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´Grass´ poem continues European tradition of blood libel´ (ISRAEL HAYOM) Eli Leon, The Associated Press and Israel Hayom Staff 04/05/12)Source: http://www.israelhayom.com/site/newsletter_article.php?id=3822 Israel Hayom Israel Hayom Articles-Index-TopPublishers-Index-Top
Israeli Embassy official in Germany issues harsh response to German Nobel laureate´s poem that calls Israel a threat to "fragile world peace" • Grass, 84, says he spoke out after Germany´s decision to sell Israel a nuclear-capable submarine.

German Nobel literature laureate Gunter Grass drew sharp rebukes at home and from Israel after he labeled Israel a threat to "already fragile world peace" in a poem published Wednesday.

In the poem titled "What must be said," published in the German daily Sueddeutsche Zeitung and Italy´s La Repubblica, among others, Grass criticized what he described as Western hypocrisy over Israel´s own suspected nuclear program amid speculation that it might engage in military action against Iran to prevent it from developing nuclear weapons.

"´What must be said´ belongs to the European tradition of accusing the Jews of ritual murder before the Passover celebration," said Emmanuel Nahshon, deputy chief of mission at the Israeli Embassy in Berlin, in a statement.

"It used to be Christian children whose blood the Jews used to make matzah [unleavened bread], today it is the Iranian people that the Jewish state purportedly wants to wipe out."

Nahshon said Israel was "the only state in the world whose right to exist is publicly doubted."

"We want to live in peace with our neighbors in the region, and we are not prepared to assume the role that Gunter Grass assigns us in the German people´s process of coming to terms with its history," he said.

"Gunter Grass is turning the situation upside-down by defending a brutal regime that not only disregards but openly violates international agreements for many years," said Deidre Berger, director of the American Jewish Committee in Berlin.

"Iran is the threat for world peace — and Israel the only democracy in the entire region, and at the same time the world´s only [country] whose right to exist is openly questioned," said Charlotte Knobloch, a former leader of Germany´s Jewish community.

Efraim Zuroff, who leads the Nazi-hunting Simon Wiesenthal Center in Jerusalem, called Grass´ poem "outrageous," adding it appeared to be a sign of Israel "becoming the whipping boy for the frustrations of those who are sick of hearing about the Holocaust."

German Chancellor Angela Merkel is a staunch ally of Israel, and her spokesman reacted coolly to Grass´ remarks.

"There is artistic freedom in Germany, and there thankfully also is the freedom of the government not to have to comment on every artistic production," Steffen Seibert said.

The head of the German Parliament´s foreign affairs committee — lawmaker Ruprecht Polenz, a member of Merkel´s Christian Democrats — told the daily Mitteldeutsche Zeitung that Grass is a great author "but he always has difficulties when he speak about politics and mostly gets it wrong."

"The country that worries us is Iran," he was quoted as saying, adding that "his poem distracts attention from that."

Grass´ assistant Hilke Ohsoling told German news agency dapd Wednesday that the author will not explain or defend his poem, nor does he plan to comment on the reactions in the near future because of health issues.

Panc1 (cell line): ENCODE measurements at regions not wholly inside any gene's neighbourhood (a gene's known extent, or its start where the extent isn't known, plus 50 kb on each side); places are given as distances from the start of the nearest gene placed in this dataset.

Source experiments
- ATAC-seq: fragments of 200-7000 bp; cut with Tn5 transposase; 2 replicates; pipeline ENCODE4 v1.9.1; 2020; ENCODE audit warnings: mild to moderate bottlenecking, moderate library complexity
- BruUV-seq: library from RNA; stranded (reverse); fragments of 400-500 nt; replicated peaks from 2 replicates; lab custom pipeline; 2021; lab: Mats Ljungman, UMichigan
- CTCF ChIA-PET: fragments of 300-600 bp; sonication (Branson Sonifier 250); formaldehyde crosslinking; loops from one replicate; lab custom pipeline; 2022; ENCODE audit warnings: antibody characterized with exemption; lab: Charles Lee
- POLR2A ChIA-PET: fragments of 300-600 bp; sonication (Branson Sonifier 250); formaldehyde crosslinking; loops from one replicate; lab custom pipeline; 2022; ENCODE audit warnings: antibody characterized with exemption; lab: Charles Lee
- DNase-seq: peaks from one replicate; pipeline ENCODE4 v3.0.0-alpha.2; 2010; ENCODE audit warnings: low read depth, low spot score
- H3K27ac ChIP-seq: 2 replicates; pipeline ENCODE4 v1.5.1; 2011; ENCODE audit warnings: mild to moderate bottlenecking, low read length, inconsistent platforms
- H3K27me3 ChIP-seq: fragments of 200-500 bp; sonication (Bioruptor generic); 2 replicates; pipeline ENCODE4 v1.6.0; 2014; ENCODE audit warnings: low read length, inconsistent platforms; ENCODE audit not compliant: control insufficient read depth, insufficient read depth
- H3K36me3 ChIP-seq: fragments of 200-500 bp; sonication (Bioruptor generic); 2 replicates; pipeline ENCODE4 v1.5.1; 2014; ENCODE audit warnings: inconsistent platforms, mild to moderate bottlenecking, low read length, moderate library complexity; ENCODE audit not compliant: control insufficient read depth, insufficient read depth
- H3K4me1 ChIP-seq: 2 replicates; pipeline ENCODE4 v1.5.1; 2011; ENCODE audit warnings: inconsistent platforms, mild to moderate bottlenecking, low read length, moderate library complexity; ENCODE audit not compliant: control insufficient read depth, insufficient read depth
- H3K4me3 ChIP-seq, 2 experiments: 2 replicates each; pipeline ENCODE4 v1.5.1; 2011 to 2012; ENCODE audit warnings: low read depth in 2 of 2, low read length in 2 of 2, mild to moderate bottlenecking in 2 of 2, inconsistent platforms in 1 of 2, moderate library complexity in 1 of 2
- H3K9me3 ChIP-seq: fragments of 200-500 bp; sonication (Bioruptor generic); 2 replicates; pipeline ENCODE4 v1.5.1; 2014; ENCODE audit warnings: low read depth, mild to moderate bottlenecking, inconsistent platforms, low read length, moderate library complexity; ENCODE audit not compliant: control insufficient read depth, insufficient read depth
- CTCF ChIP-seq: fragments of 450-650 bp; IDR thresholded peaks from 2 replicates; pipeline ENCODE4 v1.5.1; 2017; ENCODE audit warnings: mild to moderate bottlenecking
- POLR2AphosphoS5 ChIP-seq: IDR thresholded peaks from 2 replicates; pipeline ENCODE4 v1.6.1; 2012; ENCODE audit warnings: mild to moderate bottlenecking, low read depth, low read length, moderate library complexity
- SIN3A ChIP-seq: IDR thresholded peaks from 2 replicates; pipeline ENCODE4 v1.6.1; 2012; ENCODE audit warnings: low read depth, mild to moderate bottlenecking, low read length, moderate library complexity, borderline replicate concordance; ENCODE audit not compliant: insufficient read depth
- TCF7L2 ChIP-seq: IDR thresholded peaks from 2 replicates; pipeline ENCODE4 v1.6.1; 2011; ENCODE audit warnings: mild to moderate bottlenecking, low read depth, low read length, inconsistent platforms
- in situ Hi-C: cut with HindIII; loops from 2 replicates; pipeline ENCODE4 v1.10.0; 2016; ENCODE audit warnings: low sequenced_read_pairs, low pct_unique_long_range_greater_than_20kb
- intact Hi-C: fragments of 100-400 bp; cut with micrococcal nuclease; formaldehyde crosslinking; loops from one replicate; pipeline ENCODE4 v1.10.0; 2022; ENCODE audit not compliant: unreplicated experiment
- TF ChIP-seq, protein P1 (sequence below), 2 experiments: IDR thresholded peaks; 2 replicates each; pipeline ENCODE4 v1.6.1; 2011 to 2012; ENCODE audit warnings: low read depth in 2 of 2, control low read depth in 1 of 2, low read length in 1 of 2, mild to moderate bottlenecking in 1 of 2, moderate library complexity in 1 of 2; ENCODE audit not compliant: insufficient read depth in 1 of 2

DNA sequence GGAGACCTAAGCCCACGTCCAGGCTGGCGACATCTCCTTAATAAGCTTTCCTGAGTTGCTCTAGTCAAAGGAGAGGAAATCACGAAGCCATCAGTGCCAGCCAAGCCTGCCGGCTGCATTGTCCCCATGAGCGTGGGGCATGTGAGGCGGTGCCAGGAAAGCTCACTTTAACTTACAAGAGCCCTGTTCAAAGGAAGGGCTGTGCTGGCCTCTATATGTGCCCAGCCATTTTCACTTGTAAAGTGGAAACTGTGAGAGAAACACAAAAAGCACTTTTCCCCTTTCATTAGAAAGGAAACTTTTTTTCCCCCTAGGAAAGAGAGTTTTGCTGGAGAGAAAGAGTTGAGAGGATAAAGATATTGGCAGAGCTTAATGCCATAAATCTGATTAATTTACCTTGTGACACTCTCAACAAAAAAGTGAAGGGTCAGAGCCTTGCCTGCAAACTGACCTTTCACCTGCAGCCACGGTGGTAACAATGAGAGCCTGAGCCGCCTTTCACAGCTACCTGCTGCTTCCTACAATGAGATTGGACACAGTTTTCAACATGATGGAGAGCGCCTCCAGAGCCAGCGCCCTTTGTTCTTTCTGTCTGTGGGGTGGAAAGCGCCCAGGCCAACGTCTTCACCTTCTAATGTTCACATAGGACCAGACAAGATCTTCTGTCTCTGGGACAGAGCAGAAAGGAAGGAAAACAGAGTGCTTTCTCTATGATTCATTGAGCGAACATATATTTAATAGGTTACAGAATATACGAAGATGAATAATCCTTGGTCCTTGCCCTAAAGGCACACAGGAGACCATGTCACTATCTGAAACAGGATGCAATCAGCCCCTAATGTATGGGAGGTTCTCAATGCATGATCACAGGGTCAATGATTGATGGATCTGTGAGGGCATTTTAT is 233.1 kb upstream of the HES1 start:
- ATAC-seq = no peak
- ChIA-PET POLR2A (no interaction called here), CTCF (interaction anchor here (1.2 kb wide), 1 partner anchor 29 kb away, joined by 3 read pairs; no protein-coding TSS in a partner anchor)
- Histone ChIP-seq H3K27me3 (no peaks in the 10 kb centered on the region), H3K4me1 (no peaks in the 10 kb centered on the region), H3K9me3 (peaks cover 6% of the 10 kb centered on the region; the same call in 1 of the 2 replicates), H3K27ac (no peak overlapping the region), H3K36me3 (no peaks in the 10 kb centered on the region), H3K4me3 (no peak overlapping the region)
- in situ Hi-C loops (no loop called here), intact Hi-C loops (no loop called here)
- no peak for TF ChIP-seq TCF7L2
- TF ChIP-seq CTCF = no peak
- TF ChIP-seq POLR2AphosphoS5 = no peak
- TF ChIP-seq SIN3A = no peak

The 84-year-old Grass said he had been prompted to put pen to paper by Berlin´s recent decision to sell Israel a submarine able to "send all-destroying warheads where the existence of a single nuclear bomb is unproven."

"The nuclear power Israel is endangering already fragile world peace," he wrote. His poem specifically criticized Israel´s "claim to the right of a first strike" against Iran.

Grass also called for "unhindered and permanent control of Israel´s nuclear capability and Iran´s atomic facilities through an international body."

Israel views Iran as a threat to its existence, citing among other things some Iranian calls for its destruction and fears that Iran aims to produce nuclear weapons.

Grass did not mention those calls, which have been made by Iranian President Mahmoud Ahmadinejad, but obliquely referred to the Iranian people being "subjugated by a loudmouth."

Israel is widely believed to have an arsenal of nuclear weapons but has never admitted to it, pursuing instead an official policy of "ambiguity" to deter potential attackers.

Israel currently has three Dolphin submarines from Germany — one half- funded and two entirely funded by Berlin — two more are currently under construction, and the contract for a sixth submarine was signed last month. Dolphin-class submarines can carry nuclear-tipped missiles, but there is no evidence that Israel has armed them with such weapons.

The West sees Iran´s nuclear program as designed to develop an atomic bomb, but Tehran denies the charge, saying an expansion of its enrichment program is meant only to provide nuclear fuel.

Grass said he long kept silent on Israel´s own nuclear program because his country committed "crimes that are without comparison," but he has come to see that silence as a "burdensome lie and a coercion" whose disregard carries a punishment — "the verdict ´anti- Semitism´ is commonly used."

The left-leaning Grass established himself as a leading literary figure with "The Tin Drum," published in 1959, and won the Nobel Prize in 1999. He urged fellow Germans to confront their painful Nazi history in the decades after World War II.

However, his image suffered a bruising when he admitted in his 2006 autobiography that he was drafted into the Waffen-SS, the combat arm of the Nazis´ paramilitary organization, in the final months of World War II.

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